During David's early life, Samuel regularly visited the Israelite shrines at Bethel, Gilgal, and Mizpah. "He judged Israel in all these places." (1 Samuel 7:16) Thus the presence of the official Tabernacle at Gibeon does not mean that other Israelite tabernacles did not exist elsewhere.

The Books of Kings speaks of the high places as centers of apparently legitimate Israel worship a generation after David moved the Ark of the Covenant to Jerusalem, until the Temple was built:

The people were sacrificing at the high places, however, because no house had yet been built for the name of the Lord. Solomon loved the Lord, walking in the statutes of David his father; only, he sacrificed and burnt incense at the high places. And the king went to Gibeon to sacrifice there, for that was the great high place; Solomon used to offer a thousand burnt offerings upon that altar. (1 Kings 3:2-4)

Bethel too apparently remained active and was not deemed illegitimate until the rebellion of Jeroboam I which the prophet Ahijah initially sanctioned.(1 Kings 11)

To conclude: In hindsight, we can distinguish between the official Tabernacle and temporary or local tent-altars where sacrifices and sacred vows were also made. But there were certainly more than two local centers of Israelite worship in the time of David.

  • @ Dan Fefferman - Can you supply verses where a high place and "tent" are described together? There are many high places and trees, and poles...but tents?
    – ray grant
    Commented Apr 1 at 21:05

The two tabernacles is a shadow of the two temples in the first century. There was Moses Tabernacle which separated the Holy place from the Holy of Holies but also David's tabernacle where the Ark of the Covenant was open for them to go and praise with songs. While one was a tabernacle of reverence the other was filled with songs of high praise and open to the people. We see the truth of this the first century temple where the Jews went and there was seperation between the holy place and the holy of Holies, Jesus sought that this place was kept holy and reverential as we saw him whip people in the court. But then there is the temple that is the church, the body of Christ. This temple is open to any and there is freedom to praise with songs of glory. The connection between the church and the tabernacle of David was explained by the writer of Hebrews. It's a beautiful shadow of the church and the temple. Two tabernacles, two temples!

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    – Community Bot
    Commented Mar 27 at 2:59

Two Different Tabernacles It is true that the Mosaic Tabernacle remained in Gibeon, and along with it the Mosaic Altar, the High Priesthood, and importantly, the Ephod. What was missing was the "Ark of the Covenant.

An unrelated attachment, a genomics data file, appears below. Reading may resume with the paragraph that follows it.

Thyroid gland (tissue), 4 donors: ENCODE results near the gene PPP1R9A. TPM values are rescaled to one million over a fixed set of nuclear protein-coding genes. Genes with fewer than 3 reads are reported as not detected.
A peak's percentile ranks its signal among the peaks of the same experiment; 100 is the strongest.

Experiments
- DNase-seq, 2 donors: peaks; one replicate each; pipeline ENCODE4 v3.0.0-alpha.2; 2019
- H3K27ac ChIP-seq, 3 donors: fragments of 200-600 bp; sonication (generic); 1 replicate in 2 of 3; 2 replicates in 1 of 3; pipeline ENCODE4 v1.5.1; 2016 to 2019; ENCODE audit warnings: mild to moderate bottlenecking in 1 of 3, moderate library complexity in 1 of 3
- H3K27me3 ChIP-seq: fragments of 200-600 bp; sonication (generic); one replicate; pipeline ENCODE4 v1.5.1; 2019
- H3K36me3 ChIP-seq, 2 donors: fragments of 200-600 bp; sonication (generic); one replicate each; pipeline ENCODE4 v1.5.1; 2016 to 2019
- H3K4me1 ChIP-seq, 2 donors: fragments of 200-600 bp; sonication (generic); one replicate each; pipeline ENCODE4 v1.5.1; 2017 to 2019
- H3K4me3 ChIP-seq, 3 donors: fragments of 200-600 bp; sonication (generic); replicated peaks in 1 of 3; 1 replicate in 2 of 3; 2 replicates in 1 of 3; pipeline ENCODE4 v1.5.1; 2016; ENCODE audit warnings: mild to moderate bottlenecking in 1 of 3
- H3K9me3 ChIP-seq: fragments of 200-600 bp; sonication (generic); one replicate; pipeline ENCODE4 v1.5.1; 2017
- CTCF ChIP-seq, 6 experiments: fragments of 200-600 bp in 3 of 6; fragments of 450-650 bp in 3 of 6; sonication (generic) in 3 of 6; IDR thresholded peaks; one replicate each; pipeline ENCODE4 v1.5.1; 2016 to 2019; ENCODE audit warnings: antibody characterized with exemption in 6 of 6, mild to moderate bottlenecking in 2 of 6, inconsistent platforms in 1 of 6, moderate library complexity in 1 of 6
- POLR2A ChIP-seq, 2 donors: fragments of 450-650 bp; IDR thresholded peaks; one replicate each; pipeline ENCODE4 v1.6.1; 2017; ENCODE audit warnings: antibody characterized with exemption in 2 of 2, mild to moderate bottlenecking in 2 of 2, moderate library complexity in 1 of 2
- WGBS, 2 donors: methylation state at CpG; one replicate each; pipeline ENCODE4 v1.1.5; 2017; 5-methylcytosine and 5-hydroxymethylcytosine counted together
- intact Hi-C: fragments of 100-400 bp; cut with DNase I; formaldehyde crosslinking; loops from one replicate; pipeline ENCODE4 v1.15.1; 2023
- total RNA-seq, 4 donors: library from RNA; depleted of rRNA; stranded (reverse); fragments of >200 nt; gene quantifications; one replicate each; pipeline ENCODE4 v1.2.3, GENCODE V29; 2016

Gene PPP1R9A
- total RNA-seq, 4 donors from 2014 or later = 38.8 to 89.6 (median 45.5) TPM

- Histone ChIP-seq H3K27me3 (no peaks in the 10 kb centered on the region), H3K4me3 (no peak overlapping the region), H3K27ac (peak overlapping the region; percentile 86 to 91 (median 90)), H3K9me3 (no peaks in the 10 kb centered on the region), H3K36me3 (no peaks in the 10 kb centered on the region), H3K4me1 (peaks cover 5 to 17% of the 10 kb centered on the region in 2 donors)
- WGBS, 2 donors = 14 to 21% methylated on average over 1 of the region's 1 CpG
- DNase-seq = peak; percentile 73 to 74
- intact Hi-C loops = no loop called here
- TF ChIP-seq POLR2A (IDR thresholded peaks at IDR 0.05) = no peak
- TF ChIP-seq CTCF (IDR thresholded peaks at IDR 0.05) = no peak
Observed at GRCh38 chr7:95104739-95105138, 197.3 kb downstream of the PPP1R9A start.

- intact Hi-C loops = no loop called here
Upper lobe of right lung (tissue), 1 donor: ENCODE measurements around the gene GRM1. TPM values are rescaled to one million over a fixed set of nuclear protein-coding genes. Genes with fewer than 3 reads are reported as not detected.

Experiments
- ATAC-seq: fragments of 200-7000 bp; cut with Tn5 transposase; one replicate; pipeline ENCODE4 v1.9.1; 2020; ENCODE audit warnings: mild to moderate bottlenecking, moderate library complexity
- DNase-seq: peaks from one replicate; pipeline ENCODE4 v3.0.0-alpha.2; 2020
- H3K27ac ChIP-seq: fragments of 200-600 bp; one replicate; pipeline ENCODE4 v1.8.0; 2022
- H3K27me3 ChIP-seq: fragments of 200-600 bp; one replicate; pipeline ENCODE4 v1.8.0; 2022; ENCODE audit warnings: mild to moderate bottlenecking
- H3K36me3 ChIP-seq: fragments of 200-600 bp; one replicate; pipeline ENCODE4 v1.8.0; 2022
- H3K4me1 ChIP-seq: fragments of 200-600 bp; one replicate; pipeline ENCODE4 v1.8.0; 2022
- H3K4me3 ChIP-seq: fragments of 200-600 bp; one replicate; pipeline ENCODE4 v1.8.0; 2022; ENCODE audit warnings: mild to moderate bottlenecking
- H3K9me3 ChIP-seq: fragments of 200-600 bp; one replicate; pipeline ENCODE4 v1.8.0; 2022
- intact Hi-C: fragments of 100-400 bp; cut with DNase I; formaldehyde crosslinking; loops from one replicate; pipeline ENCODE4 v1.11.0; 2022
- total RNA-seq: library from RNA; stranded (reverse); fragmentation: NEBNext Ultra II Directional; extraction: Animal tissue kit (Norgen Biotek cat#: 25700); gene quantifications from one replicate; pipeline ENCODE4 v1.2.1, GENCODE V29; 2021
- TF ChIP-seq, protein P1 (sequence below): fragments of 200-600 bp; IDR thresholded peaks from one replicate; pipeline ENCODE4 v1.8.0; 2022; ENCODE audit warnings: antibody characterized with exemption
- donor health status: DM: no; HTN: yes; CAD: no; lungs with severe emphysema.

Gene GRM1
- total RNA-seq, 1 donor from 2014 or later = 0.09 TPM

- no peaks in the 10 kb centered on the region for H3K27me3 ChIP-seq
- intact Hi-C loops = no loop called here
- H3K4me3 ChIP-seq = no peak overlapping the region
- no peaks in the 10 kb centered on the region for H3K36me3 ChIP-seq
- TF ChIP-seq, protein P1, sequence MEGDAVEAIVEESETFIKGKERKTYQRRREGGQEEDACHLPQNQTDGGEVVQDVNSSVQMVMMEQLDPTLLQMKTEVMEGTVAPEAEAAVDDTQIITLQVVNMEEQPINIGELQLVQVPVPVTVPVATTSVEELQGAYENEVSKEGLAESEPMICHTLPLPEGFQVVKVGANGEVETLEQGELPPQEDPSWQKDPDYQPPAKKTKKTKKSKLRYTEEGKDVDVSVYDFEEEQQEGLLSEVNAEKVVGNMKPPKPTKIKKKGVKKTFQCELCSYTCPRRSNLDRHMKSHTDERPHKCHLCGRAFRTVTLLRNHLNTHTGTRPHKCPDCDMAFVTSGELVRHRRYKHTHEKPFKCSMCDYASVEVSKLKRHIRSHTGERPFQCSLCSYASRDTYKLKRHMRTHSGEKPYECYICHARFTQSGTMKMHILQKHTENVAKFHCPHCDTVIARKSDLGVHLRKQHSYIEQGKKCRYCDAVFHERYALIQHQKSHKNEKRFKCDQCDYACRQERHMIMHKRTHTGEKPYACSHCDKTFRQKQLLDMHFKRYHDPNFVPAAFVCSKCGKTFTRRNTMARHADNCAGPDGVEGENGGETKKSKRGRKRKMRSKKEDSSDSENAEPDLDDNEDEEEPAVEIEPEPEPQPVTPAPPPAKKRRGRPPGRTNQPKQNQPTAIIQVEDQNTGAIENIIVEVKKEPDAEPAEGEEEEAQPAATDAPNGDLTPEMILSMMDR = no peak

David set up a Tent in Jerusalem to house the recovered Ark of the Covenant. But it was not an elaborate tent made of badger skins, purple tarp, etc., like the Mosaic Tabernacle.

However, what it did have was great musical worship! Worship accompanied with instruments invented by Kind David, also known as the sweet psalmist of Israel. David enhanced worship by writing exquisite psalms that exulted the glory of Jehovah.

Typology? When the problem of assimilating Gentiles into the Early Church arose, the Apostles appealed to the erection of this Davidic tent, which was mentioned in an Old Testament prophecy by Amos:

After these things I will return, and I will rebuild the fallen booth of David.
I will rebuild its ruins, and I will restore it, so that the rest of mankind may seek the LORD, and all the Gentiles who are called by My Name, says the LORD, who makes these things known from long ago. (Acts 15:15-18; the Apostles using the LXX version. LSB)

Although the Mosaic Tabernacle's typology is appealed to by other N.T. writers (especially Hebrews) with great meaning to illustrate the realities of the Gospel, this booth of David is mentioned and used in the instructive letter to the Gentiles because it would be more relatable for the Gentiles who were not familiar with Jewish religious customs and requirements.

Also several commentators consider the type of worship in this Booth (Tent) to be a significant point worth considering, that they deem important for the reason of the success in establishing the new Church throughout the world. Exuberant singing by, not just the ministers, but by everyone from Royalty (like David) to the common man (like you and me!). In the Presence of God!

It is a worship emulated today, unfettered by rules and regulations, that brings disciples into the holy atmosphere of the Divine.